Google Loses Italian Privacy Case

For most of us, the recent Amanda Knox murder case was our introduction to the Italian justice system. Well, according to today’s New York Times article, several Google executives have gotten acquainted with some further nuances. For example, if you host user-generated content, you can be convicted of violating someone’s privacy if an upload to your site violates it – even if you cooperate with Italian authorities in the removal of the objectionable content and identification of the culprits.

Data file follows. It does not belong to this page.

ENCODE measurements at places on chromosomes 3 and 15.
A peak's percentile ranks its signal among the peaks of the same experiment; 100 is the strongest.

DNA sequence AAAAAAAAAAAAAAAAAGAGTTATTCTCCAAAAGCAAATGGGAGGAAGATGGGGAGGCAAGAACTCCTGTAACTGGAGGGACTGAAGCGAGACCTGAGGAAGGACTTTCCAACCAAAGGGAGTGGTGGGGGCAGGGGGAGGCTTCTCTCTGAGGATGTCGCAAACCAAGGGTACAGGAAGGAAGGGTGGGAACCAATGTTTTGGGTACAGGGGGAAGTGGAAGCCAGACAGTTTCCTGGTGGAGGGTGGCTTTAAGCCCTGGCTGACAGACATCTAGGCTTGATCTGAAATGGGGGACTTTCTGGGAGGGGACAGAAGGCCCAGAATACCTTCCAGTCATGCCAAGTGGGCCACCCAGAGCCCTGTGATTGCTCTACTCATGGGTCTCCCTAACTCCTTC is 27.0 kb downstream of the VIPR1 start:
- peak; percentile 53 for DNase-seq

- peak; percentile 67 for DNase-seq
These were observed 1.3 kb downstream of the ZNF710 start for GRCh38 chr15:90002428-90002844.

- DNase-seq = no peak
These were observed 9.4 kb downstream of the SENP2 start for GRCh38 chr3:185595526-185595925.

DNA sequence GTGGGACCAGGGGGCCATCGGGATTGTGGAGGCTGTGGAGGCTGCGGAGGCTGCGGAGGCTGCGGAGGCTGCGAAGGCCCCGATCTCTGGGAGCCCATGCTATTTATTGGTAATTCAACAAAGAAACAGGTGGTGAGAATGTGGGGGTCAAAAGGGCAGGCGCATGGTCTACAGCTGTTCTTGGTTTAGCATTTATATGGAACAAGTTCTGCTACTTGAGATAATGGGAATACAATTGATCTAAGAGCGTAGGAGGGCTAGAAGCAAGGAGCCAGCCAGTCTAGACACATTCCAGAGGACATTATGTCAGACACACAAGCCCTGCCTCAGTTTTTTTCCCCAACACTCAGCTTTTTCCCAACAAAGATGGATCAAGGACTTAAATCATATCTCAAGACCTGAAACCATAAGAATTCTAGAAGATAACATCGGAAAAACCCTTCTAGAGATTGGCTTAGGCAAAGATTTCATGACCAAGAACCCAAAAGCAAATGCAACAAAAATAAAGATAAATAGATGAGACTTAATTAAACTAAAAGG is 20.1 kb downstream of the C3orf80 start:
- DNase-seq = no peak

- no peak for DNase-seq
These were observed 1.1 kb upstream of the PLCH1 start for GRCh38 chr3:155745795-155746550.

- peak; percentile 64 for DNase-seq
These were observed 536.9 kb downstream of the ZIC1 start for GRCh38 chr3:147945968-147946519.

This is a serious threat to the open sharing of information that has driven the web’s rapid adoption and growth. To force sites like YouTube to do prior filtering and checking would impose a huge burden on such sites, and could alter the viability of their business model. Worse, though, legislation purporting to protect the citizens of Italy could instead result in robbing them of free access to the web and all its unpredictable and messy usefulness. If the world ends up divided between net-freedom-haves and net-freedom-have-nots, Italy could end up on the same side of that line as China. That is not the side I’d choose to live on, no matter how good the wine and cheese are.

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